Celia Hay gains French Wine Scholar and Society of Wine Educators Certification
Celia Hay is the first New Zealander to become a French Wine Scholar and Society of Wine Educator
Global networking, personal investment in knowledge and a passion for high quality education have led to Celia Hay becoming the first New Zealander to gain two new wine qualifications, one from France and the other from the United States.
Hay is the founder and director of the NZ School of Food & Wine in Auckland and she describes the French Wine Scholar Guild and the American Society of Wine Educators qualifications as a test of detailed wine knowledge. Hay had to sit two exacting high level exams that cover often obscure details on unfamilar grape varieties and wine regions from every corner of the world.
Hay now plans to share this knowledge with those working in hospitality as well as wine enthusiasts by teaching these programmes at her Auckland based, NZQA approved school
“I see the French Wine Scholar (FWS) programmes will complement the London based WSET Wine & Spirit Education Trust certificates and Introduction to New Zealand Wine programmes that we currently offer. FWS will run as a one-week (5 days) full time course within our WSET Level 3 programme. In addition, people who have already gained the WSET awards will also be able to study the FWS as an independent qualification. The first course runs from January 9 – 13, 2017.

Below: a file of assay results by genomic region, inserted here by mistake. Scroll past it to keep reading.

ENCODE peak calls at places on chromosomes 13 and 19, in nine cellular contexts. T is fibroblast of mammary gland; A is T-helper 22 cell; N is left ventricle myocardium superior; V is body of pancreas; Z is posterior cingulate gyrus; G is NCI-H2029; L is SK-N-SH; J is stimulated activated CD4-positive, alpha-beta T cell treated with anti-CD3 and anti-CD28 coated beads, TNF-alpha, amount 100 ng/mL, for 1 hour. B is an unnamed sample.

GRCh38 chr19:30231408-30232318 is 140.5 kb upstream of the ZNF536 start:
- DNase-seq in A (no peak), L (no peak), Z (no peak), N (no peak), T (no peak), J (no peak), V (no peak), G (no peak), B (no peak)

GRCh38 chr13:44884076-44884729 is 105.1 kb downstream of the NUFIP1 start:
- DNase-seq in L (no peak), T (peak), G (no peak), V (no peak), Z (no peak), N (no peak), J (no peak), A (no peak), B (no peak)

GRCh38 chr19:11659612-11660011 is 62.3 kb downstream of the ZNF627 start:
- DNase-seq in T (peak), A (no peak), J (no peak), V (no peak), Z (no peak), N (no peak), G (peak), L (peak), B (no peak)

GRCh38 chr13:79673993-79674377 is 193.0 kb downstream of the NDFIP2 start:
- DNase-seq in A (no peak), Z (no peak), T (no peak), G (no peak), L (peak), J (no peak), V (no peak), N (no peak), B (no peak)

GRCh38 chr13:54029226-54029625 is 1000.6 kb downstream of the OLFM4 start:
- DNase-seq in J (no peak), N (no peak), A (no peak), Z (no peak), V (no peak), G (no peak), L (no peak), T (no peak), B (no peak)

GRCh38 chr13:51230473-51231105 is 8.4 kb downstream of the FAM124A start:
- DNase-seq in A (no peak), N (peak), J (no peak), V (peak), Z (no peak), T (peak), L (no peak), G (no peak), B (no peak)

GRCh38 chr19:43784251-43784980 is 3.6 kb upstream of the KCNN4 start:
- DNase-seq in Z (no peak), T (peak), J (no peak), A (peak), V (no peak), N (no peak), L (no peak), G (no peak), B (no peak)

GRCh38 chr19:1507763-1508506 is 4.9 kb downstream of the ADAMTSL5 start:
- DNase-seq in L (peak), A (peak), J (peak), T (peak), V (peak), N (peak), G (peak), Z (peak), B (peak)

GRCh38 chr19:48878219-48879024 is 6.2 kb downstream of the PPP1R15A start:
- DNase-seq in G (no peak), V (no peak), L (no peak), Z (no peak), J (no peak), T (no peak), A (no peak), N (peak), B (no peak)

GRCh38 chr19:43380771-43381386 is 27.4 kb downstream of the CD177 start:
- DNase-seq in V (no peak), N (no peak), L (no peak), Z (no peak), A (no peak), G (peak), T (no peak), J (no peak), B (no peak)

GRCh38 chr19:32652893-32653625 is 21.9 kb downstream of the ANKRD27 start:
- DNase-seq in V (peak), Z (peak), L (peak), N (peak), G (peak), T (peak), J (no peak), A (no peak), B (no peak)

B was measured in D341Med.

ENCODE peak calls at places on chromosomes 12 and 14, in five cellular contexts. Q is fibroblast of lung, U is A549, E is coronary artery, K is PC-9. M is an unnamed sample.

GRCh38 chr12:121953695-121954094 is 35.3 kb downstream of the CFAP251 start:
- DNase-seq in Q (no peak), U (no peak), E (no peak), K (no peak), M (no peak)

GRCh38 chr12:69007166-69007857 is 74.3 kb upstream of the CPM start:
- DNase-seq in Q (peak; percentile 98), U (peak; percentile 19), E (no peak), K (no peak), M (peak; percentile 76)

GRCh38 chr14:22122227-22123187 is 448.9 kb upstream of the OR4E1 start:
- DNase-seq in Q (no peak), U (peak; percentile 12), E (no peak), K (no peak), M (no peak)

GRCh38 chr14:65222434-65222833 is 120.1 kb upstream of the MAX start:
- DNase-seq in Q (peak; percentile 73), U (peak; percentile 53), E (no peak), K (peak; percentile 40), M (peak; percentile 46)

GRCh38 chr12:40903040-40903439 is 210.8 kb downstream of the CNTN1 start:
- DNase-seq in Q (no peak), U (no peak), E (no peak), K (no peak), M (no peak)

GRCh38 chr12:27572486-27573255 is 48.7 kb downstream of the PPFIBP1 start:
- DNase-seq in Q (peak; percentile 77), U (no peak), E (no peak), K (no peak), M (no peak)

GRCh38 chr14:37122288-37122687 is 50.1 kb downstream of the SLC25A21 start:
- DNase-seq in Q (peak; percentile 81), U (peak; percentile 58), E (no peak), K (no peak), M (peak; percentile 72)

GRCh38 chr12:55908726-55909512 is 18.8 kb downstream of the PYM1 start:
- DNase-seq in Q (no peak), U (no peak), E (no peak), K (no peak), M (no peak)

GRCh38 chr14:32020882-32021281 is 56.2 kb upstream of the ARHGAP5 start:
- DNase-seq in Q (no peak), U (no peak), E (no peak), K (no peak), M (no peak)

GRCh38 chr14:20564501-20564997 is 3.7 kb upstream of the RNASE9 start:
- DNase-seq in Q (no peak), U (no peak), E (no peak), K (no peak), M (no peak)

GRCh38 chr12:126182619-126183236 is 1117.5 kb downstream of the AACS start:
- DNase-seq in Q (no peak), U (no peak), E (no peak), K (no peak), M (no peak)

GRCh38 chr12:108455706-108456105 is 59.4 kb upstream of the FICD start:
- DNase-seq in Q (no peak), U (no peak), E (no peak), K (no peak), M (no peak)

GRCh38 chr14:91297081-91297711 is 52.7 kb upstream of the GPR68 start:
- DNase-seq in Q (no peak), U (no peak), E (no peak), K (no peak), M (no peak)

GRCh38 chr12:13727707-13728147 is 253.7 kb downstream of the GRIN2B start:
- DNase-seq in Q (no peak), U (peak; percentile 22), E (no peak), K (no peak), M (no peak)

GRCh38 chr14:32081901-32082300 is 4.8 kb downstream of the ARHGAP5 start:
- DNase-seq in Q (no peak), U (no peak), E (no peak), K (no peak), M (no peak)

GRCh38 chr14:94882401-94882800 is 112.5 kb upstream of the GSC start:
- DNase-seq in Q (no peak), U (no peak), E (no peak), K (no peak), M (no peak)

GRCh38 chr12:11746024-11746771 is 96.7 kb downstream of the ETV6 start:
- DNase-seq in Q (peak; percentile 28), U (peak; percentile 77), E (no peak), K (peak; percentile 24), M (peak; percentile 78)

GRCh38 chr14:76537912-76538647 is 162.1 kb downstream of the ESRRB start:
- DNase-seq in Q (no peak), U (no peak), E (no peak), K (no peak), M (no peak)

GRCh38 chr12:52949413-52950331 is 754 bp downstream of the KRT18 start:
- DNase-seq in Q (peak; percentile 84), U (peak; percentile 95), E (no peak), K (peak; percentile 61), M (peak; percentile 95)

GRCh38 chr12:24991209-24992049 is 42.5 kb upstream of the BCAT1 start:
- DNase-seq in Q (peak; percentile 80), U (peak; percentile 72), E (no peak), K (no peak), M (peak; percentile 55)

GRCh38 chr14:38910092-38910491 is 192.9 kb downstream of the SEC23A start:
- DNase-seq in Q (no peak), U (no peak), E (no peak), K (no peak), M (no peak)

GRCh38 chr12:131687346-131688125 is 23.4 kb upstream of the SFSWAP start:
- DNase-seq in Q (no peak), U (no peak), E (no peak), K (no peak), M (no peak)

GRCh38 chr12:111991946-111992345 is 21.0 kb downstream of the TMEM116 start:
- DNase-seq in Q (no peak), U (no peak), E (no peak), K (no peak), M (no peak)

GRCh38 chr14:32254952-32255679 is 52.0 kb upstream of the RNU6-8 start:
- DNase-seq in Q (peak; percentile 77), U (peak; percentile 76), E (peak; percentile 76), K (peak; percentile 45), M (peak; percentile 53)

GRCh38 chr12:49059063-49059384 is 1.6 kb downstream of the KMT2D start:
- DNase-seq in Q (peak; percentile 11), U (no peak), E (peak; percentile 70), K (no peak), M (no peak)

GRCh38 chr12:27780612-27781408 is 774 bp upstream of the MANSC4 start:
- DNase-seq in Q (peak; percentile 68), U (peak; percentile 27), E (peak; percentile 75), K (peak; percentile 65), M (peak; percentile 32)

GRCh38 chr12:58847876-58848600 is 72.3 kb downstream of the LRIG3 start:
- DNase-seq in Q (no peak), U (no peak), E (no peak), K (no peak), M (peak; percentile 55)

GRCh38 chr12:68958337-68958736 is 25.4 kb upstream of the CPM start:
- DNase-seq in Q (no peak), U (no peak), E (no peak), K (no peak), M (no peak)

The French Wine Scholar programme covers French wine law, grape varieties, viticulture, winemaking and all of the French wine regions including Jura and Corsica. Developed and administrated by the Wine Scholar Guild with the support of the French Ministry of Agriculture, this specialised programme is designed for advanced students of wine; wine professionals or serious wine enthusiasts.
The Wine Scholar Guild also offer qualifications for the Wines of Italy and the Wines of Spain which will be offered in the future.
“The Wine Scholar Guild has created a series of dynamic new qualifications - the FWS is the original, which has only been around for half a decade, and the Spanish one is new this year.”
Another exciting aspect to the Wine Scholar Guild is that it works directly with producers and offers insightful tours to French wine regions, says Hay.
“These tours are often with illustrious wine personalities. You can go to Champagne and other regions, meet people and taste their wines, so for Kiwis who love travel, the wine tourism aspect works both ways, adding depth to a travel experience and a history and personality to what you’re drinking.”
“The great part about wine education such as this is that it opens doors globally because it offers excellent networking opportunities into a collegial community of wine-minded people all around the world.”
The New Zealand School of Food & Wine will be the exclusive provider of the excellent French WSG exams and qualifications in New Zealand.